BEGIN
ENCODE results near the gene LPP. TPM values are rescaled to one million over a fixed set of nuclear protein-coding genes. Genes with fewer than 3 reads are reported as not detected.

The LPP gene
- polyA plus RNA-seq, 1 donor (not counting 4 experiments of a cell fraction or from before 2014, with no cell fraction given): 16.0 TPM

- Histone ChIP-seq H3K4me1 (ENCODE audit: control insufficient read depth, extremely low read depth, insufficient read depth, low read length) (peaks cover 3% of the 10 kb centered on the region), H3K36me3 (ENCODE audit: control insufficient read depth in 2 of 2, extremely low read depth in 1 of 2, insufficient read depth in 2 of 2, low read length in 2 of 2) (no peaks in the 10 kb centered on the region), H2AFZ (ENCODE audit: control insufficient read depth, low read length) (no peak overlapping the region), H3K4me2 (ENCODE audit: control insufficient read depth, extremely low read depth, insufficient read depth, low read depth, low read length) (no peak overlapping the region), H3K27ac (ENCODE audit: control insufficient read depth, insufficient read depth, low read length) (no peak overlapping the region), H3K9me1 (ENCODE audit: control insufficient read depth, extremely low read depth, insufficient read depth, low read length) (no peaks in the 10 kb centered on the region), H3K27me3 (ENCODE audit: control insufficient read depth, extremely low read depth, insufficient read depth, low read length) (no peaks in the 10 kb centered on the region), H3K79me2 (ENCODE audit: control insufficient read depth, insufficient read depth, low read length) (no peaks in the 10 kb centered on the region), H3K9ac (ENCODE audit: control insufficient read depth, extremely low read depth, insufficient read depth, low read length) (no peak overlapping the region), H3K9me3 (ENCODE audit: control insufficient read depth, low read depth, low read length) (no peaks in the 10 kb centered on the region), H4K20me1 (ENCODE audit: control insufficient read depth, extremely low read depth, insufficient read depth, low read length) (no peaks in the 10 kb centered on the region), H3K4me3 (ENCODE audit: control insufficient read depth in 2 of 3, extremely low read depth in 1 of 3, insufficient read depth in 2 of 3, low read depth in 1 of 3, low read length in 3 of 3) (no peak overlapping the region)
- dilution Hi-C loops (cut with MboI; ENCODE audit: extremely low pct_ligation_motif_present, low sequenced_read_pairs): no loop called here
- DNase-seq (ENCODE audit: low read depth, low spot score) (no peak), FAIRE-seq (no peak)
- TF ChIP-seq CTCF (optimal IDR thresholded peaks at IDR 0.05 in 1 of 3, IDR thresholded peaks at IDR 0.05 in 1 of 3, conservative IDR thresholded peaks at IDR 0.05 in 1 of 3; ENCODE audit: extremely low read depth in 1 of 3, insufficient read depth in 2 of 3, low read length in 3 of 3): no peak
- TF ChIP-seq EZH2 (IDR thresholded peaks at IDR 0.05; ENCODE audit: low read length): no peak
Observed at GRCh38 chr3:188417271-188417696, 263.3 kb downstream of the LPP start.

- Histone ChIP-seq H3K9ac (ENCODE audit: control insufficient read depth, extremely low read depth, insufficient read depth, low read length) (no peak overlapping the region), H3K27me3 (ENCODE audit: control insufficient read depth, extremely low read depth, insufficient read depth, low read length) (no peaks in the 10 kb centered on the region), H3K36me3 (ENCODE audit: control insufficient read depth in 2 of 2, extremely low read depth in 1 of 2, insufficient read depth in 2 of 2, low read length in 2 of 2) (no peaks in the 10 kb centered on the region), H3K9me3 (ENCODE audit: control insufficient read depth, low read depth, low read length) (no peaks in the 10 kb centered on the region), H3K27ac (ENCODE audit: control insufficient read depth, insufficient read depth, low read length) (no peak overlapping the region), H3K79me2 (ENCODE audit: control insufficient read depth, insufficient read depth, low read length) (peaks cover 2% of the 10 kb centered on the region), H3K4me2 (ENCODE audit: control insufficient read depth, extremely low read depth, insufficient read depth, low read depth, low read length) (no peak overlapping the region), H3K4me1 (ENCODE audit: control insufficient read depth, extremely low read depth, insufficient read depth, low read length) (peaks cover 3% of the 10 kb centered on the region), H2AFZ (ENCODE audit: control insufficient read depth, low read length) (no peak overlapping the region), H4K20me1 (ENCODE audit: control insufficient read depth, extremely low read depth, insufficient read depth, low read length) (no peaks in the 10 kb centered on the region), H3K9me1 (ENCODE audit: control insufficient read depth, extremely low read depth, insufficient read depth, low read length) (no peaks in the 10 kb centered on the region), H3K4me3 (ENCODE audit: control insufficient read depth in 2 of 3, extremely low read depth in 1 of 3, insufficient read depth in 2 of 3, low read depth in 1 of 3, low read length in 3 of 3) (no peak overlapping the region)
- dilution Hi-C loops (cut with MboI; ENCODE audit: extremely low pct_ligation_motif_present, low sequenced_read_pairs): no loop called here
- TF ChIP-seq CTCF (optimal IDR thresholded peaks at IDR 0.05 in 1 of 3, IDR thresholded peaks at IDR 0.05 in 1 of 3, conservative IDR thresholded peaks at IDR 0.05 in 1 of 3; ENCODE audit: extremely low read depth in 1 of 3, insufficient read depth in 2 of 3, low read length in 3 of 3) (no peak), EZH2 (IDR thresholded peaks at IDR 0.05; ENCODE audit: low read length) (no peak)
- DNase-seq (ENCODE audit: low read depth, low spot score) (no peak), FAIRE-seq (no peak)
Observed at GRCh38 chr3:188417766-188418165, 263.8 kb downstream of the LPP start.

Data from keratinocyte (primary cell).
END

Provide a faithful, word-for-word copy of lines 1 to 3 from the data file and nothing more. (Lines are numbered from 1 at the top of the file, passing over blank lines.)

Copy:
ENCODE results near the gene LPP. TPM values are rescaled to one million over a fixed set of nuclear protein-coding genes. Genes with fewer than 3 reads are reported as not detected.

The LPP gene
- polyA plus RNA-seq, 1 donor (not counting 4 experiments of a cell fraction or from before 2014, with no cell fraction given): 16.0 TPM